Symbolism if the "Cask of Amontillado" : LUSENET : The Work of Edgar Allan Poe : One Thread

Does anyone know three symbolisms in the "Cask of Amontillado"

-- Anonymous, September 19, 2000



In the story, The Cask of Amontillado, the general theme is one of retribution for a perceived wrong committed by Fortunato upon the noble family of Montresor. The narrator, presumably the sole surviving member of this family, has already endured a thousand injuries and, now, seeks to avenge himself and the honor of his family name over an insult. We are not told the magnitude of this transgression by Fortunato, but in considering the enormity of Montresors response, we must presume it is of sufficient import to warrant premeditated murder.

Of course, there is also the compelling family dictum emblazoned upon the Montresor familys Coat of Arms, Nemo me impune lacessit or No one assails me with impunity. Obliged by this motto, Montresor seeks a distinctive form of revenge and in the first paragraph of his story, he details the principles by which Fortunato must meet his death. First, it is Montresor that must be the retaliator. Secondly, It must be carried out in a manner that precludes discovery or retaliation. Thirdly, He must seek only to avenge and not lust for retribution. Finally, above all, Fortunato must understand that it is Montresor that is the avenger.

Now, you have asked for three symbolic representations in this story. As you are aware, symbolic allusions are highly interpretive and heavily dependent upon the reader. What is suggested to one, simply may not occur to another or may suggest something in complete contrast to anyone else. Be that as it may heres a few.

First, we have the maxim, Nemo me impune lacessit, a motto of Scottish origin and the birth place of Poes foster father, John Allan. Poes relationship with John Allan ended rather distastefully and with no small measure of animosity on the part of both men. Upon Allans death, Poe had been conspicuously excluded in the disposition of Allans estate which was particularly galling to Poe. Secondly, the associations to and similarities between John Allan and Fortunato do not end there. According to Kenneth Silverman in his book Edgar Allan Poe  A Mournful and Never-ending Remembrance, the Allan name can be found anagrammatically contained in the title word Amontillado. Personally, I think this is a stretch but it is a point that has been made by many people. Also, John Allan, like Fortunato, was also a Mason and fancied himself a connoisseur of wines. Another simile is the costume worn by Fortunato during the carnival and is suggestive of the arrogant and pompous buffoon that Fortunato is thought to be. His name alone infers fortune and unearned privilege.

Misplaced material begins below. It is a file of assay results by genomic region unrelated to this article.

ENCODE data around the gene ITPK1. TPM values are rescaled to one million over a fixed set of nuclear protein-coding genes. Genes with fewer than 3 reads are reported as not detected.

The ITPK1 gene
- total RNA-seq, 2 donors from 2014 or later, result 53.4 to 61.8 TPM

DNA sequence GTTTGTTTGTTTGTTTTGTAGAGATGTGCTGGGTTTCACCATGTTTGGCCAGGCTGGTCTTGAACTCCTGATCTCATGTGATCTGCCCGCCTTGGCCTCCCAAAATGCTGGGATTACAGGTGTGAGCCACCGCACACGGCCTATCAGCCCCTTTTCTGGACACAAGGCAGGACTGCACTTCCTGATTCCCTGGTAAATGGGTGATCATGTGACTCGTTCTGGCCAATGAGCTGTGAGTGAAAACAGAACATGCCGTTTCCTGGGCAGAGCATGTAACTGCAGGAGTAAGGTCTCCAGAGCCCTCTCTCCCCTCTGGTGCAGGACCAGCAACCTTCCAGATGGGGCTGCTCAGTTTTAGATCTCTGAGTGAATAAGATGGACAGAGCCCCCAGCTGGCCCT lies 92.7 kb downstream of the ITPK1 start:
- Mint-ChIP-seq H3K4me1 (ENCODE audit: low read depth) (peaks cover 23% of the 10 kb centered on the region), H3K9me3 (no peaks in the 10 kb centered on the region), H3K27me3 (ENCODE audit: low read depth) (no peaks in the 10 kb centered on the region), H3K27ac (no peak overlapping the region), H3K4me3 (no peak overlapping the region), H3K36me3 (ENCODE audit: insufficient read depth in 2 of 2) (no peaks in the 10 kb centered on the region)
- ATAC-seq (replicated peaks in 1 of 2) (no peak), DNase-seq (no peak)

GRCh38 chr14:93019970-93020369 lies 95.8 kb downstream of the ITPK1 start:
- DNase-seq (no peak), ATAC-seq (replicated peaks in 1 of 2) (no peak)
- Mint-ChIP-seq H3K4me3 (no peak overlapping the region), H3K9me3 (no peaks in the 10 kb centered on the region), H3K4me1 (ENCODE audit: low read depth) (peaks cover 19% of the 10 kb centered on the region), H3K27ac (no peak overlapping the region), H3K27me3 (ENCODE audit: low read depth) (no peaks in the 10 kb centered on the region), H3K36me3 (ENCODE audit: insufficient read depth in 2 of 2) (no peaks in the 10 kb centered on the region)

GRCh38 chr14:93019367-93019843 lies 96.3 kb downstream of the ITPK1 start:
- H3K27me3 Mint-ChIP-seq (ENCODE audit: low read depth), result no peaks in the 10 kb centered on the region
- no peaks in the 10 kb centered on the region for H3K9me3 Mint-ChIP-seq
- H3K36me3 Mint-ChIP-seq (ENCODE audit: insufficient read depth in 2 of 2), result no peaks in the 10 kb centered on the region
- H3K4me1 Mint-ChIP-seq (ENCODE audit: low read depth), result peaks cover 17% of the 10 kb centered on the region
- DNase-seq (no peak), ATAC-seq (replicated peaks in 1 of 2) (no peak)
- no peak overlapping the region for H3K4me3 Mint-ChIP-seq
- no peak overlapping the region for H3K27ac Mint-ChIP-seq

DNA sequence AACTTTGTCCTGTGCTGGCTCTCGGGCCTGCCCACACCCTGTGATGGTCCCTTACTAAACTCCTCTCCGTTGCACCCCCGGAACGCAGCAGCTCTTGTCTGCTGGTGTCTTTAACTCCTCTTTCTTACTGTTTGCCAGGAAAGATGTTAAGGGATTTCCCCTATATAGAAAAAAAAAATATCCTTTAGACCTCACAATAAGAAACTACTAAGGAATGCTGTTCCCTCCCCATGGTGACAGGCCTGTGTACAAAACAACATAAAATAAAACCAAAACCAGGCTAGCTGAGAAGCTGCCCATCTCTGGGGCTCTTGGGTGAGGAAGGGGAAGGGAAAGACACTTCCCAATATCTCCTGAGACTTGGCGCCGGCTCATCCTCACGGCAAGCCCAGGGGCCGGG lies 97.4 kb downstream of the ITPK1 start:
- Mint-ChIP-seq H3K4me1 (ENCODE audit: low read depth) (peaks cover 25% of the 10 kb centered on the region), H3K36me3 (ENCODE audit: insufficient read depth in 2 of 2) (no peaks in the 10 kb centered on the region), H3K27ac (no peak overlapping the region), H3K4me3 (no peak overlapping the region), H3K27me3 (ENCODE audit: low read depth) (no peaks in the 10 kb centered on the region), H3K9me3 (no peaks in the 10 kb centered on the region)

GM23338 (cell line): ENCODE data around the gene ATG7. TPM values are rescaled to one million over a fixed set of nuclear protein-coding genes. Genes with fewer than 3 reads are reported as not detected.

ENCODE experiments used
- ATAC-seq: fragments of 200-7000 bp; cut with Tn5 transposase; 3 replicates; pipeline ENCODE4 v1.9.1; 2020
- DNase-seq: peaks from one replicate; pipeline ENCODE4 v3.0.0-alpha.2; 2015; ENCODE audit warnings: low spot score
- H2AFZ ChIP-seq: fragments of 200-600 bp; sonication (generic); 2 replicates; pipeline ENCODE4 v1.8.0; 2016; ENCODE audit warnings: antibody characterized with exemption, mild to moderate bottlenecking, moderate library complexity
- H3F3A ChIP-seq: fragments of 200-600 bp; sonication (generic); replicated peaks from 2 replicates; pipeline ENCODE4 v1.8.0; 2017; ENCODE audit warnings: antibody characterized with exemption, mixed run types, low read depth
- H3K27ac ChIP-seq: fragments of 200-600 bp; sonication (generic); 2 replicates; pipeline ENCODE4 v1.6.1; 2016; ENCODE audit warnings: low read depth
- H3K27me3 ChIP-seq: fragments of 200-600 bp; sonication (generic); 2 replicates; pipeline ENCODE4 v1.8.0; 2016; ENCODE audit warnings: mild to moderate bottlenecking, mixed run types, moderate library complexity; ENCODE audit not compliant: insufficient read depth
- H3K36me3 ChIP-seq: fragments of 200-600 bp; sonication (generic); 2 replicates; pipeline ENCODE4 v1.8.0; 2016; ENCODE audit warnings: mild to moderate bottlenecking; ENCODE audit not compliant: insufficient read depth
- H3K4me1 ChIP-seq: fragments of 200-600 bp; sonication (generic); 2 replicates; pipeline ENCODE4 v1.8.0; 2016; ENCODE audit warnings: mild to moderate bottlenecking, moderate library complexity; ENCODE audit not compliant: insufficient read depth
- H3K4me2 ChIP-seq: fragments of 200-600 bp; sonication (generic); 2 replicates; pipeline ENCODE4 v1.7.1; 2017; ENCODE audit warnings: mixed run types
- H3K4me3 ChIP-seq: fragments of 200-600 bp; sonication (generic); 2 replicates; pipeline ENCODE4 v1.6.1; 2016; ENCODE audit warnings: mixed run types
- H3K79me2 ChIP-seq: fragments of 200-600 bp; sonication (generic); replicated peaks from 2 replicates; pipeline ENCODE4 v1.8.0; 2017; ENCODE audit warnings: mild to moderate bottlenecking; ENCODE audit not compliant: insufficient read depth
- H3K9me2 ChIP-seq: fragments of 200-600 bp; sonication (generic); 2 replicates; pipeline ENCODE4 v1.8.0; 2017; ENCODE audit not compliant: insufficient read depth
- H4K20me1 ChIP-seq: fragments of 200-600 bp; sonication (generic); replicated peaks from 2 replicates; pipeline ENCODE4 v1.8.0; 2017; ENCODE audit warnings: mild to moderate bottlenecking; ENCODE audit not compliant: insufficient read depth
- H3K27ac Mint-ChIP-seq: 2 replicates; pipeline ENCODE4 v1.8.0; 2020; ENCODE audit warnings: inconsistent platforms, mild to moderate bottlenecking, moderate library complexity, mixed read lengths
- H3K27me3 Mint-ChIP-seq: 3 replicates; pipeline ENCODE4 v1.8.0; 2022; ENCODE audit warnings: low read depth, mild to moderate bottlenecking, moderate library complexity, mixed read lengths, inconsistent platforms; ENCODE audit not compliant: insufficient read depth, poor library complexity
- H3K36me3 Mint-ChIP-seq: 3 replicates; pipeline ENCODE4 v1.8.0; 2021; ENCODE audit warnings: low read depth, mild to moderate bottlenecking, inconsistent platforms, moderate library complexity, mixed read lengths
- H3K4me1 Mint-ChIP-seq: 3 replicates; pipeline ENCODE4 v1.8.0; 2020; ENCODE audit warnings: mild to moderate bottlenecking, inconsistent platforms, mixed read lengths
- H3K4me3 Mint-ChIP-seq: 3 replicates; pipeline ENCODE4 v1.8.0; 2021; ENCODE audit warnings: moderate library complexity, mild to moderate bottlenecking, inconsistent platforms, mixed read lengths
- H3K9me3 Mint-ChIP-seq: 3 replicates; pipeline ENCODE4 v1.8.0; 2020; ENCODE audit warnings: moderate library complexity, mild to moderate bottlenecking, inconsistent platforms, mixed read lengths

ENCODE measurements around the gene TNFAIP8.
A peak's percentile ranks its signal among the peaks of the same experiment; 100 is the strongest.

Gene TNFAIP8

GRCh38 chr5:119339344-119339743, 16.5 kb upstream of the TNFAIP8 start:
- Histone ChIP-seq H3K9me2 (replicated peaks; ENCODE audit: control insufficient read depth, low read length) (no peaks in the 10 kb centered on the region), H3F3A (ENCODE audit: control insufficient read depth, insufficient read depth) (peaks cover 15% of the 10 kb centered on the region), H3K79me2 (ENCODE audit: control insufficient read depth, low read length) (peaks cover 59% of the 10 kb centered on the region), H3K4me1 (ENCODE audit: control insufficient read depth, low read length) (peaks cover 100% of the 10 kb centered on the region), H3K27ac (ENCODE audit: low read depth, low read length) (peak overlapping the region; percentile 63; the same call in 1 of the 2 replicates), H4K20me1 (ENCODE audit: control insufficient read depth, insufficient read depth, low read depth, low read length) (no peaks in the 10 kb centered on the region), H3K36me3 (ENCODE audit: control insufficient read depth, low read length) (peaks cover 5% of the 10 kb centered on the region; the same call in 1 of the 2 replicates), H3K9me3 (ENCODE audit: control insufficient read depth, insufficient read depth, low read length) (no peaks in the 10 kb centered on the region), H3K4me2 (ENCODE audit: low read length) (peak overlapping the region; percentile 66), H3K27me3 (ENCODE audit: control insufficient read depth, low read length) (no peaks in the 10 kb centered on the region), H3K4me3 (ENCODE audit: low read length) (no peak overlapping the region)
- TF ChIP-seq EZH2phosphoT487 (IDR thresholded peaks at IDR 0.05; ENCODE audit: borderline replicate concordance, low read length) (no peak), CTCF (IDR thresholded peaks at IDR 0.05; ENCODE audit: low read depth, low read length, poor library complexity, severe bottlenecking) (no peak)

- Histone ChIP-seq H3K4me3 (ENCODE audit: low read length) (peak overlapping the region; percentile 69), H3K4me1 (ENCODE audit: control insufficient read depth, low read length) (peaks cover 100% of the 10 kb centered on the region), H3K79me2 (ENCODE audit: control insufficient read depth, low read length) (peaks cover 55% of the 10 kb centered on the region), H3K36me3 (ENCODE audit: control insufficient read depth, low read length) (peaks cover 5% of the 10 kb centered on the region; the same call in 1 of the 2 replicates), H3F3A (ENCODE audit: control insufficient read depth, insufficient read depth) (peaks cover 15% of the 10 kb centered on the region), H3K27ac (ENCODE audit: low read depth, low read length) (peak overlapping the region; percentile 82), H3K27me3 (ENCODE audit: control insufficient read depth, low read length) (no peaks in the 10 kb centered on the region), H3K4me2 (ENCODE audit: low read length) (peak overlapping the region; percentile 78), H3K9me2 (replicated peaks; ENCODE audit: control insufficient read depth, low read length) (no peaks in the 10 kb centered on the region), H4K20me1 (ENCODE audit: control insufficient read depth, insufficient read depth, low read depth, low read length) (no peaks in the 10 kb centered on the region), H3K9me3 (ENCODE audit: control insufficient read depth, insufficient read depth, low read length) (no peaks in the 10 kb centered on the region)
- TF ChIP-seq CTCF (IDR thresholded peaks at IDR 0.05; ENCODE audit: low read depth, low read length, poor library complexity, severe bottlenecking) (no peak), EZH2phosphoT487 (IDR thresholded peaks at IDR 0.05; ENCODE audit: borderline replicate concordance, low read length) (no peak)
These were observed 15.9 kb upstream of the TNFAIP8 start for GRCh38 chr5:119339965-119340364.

I hope you find this useful and best of luck on your assignment.


-- Anonymous, September 26, 2000

you might look to the hacking cough Fortunato suffered from, possibly symbolic of Poe's mother and wife dying of tuberculosis, which he might have wanted to project upon his step-father. Fortunto dies of starvation and possibly asphyxiation, two of the ways suffers of tuberculosis die.

-- Anonymous, June 22, 2002

Wsup. I read taht story. the names were used as symbols too.

-- Anonymous, March 18, 2003

Fortunato in spanish means Fortunate...i thought that would have some meaning.

-- Anonymous, March 25, 2003

Fortunato obviously means fortunate, but what is the significance of the names Motresor and Luchesi?

-- Anonymous, October 08, 2003

The names 'Fortunato' and 'Montressor' are synonyms for 'fate.' Some critics claim that Fortunato and Montressor are the same person, that Montressor is Fortunato's conscience who has been alienated from his physical life. By Montressor speaking beyond the grave, this signifies that the soul lives on even when the body is dead.

-- Anonymous, February 20, 2005

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